Audioboom220 2019

All Active Asset Capital, a U.K.-based private equity firm that has been angling to buy the podcast company Audioboom since July, is walking away from a potential deal. The move comes after Audioboom gave it until Monday, Sept. 13 to make a firm offer. The two companies had met last month and All Active had said it expected to hand Audioboom a proposal by last Friday, Sept. 10. But that date came and went without All Active doing so.

All Active said it was “surprised and disappointed” with Audioboom’s “negative response” to a request to push back the deadline for coming up with a formal buyout proposal after it told investors that a number of concerns remained – including the deal included payment in the form of shares in All Active, which was delisted from a London exchange in July. In a letter to investors, All Active acknowledged it has not yet satisfied the preconditions put on any deal to buy Audioboom. But it apparently already had the backing of Audioboom shareholders representing 51% of its voting shares.

“The board of Audioboom has ignored the wishes of shareholders holding a majority of its shares to give All Active Asset Capital the opportunity to fully explain its offer to shareholders,” it said the filing. “In order to prevent a false market in Audioboom shares, the board of AAA has therefore decided to withdraw its possible offer.”

All Active earlier made a tentative $16.70 (£12) per share bid, which would value the go-private deal at $262 million. The offer, All Active said, represents a 35.6% premium over Audioboom’s stock price on July 16.

While this round of negotiations may be over, All Active is signaling it still believes a deal could be had. “AAA continues to admire Audioboom as a company and believes that transformational value can still be created for Audioboom shareholders through operational developments and new business collaboration,” it said. “Therefore, AAA reserves its right to bid for Audioboom again and will consider a bid in the future.” But the firm said that is unlikely to occur until it completes a pending acquisition and relists on an international stock exchange, potentially in New York.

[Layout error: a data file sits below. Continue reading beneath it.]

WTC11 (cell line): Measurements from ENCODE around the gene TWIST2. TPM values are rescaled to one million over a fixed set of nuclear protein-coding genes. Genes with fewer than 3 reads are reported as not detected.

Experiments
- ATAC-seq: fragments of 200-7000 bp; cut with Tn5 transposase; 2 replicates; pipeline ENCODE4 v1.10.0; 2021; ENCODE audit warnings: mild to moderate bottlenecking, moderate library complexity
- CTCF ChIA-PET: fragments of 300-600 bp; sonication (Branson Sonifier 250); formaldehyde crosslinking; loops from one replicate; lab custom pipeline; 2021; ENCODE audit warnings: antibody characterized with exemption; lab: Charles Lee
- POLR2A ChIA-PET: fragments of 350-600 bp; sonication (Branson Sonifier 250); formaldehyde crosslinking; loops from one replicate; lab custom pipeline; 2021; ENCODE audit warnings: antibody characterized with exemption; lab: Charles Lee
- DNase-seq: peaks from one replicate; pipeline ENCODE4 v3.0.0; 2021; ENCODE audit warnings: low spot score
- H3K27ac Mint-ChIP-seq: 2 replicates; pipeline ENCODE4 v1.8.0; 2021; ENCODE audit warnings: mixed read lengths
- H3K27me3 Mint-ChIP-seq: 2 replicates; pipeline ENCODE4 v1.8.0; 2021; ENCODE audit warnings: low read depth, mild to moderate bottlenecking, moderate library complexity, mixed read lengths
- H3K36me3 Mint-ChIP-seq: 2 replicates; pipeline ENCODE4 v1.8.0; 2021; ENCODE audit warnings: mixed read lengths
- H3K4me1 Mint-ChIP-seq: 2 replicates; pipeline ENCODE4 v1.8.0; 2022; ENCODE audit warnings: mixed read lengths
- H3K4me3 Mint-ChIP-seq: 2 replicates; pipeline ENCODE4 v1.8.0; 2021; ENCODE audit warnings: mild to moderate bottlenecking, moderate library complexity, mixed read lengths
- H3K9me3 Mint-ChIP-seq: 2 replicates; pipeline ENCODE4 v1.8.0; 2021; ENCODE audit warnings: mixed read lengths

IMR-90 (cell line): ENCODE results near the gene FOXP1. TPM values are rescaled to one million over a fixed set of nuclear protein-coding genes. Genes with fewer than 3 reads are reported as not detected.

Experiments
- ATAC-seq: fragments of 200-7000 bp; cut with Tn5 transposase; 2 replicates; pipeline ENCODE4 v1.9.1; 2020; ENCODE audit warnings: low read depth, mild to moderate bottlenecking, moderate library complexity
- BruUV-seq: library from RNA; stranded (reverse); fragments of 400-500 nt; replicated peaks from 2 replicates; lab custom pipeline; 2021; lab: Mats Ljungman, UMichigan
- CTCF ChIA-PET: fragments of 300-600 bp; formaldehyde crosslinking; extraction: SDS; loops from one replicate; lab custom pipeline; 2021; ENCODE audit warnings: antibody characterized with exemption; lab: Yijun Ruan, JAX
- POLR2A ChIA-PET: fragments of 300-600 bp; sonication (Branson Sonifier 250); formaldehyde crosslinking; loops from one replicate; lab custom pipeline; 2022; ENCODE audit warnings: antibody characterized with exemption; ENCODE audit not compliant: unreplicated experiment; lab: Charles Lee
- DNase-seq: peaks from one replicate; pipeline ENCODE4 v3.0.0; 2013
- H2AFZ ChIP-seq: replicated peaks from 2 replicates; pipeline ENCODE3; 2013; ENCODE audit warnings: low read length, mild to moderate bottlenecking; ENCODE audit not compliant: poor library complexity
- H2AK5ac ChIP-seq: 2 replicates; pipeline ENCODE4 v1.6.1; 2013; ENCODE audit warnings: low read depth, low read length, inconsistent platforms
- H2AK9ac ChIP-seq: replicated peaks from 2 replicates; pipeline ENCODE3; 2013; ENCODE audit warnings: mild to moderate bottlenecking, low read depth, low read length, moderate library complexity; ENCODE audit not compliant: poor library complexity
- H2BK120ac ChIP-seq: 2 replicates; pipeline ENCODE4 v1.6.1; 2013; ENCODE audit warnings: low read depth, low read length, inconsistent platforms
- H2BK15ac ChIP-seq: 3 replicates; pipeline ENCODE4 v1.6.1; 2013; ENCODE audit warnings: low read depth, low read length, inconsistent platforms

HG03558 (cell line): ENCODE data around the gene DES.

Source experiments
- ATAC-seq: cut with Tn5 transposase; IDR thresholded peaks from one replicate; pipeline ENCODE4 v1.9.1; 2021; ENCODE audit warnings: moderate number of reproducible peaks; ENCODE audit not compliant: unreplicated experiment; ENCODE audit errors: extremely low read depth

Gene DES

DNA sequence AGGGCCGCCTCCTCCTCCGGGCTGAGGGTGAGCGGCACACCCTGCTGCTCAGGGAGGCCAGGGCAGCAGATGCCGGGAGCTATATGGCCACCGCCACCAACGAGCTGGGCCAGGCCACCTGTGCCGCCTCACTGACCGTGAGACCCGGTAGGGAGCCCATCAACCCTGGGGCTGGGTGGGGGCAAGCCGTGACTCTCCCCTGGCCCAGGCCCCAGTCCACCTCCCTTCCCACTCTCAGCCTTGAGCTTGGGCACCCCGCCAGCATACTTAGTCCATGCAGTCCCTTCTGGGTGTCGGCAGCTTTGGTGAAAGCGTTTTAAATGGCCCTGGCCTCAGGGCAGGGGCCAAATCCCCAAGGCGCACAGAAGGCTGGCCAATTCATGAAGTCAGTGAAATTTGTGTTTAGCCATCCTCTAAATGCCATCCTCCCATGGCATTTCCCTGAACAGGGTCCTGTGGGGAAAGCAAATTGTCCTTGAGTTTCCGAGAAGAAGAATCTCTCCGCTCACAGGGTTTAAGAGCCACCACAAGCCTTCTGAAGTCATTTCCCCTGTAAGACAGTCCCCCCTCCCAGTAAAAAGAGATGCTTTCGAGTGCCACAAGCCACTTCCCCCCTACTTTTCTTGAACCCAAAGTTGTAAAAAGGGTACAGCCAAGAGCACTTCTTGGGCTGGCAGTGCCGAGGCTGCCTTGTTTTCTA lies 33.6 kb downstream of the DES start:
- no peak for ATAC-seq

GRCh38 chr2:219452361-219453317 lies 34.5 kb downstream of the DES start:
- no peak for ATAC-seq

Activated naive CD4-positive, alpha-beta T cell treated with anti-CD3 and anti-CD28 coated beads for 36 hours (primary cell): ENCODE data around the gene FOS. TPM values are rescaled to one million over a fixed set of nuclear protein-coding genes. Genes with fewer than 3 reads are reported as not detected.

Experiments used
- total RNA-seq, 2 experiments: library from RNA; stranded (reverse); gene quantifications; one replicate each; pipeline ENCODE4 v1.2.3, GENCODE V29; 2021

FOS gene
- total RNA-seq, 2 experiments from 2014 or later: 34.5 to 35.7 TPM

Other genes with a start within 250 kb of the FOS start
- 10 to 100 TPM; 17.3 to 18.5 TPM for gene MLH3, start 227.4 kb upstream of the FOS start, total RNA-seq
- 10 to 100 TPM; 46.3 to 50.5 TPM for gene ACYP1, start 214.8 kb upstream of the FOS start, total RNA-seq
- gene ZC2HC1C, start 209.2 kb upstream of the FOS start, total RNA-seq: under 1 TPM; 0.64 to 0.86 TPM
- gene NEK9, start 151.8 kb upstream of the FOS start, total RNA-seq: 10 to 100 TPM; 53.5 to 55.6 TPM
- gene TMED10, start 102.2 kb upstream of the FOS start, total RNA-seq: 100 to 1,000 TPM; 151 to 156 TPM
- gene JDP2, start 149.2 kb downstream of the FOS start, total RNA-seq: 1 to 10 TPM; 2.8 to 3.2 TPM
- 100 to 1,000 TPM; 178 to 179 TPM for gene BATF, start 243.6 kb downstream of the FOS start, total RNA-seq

It is the second time in the past year that Audioboom has looked at a potential sale. In 2020 it conducted an eight-month strategic review but the board ultimately decided not to sell after receiving bids that it felt undervalued the company.

Investors took the news in stride. While Audioboom’s stock price dropped 12% on Monday when it appeared the deadline had been missed, it closed up 10% in trading in London today (Sept. 14).

For its part, Audioboom is sending a life-goes-on message to investors. The company said August revenue totaled $7 million, a 187% increase compared to the $2.4 million it had on the books a year ago. The list of advertisers last month included a record 371 brand advertisers – up from 255 last August. And its average revenue per 1,000 downloads, what it calls its eCPM, increased to a record $63.83, up 120% from $29.04 last year.

Audioboom also announced that it now expects to generate revenue “significantly in excess” of what it previously forecast for 2021. It credits a “strong sales momentum” as well as a number of new connect partnerships and release of several Audioboom Originals series. Audioboom has also increased the sales of its back catalog inventory with the creation of a its proprietary AdRip tool.

“Audioboom’s excellent performance has continued through 2021 as we execute our content-focused expansion plan,” said CEO Stuart Last in the statement. “I am pleased that we continue to generate strong demand for our premium sales network, while our new ad tech tool AdRip is now delivering material value to the vast back catalogue of content on our platform. We are focused on ensuring 2021 continues to deliver even more success.”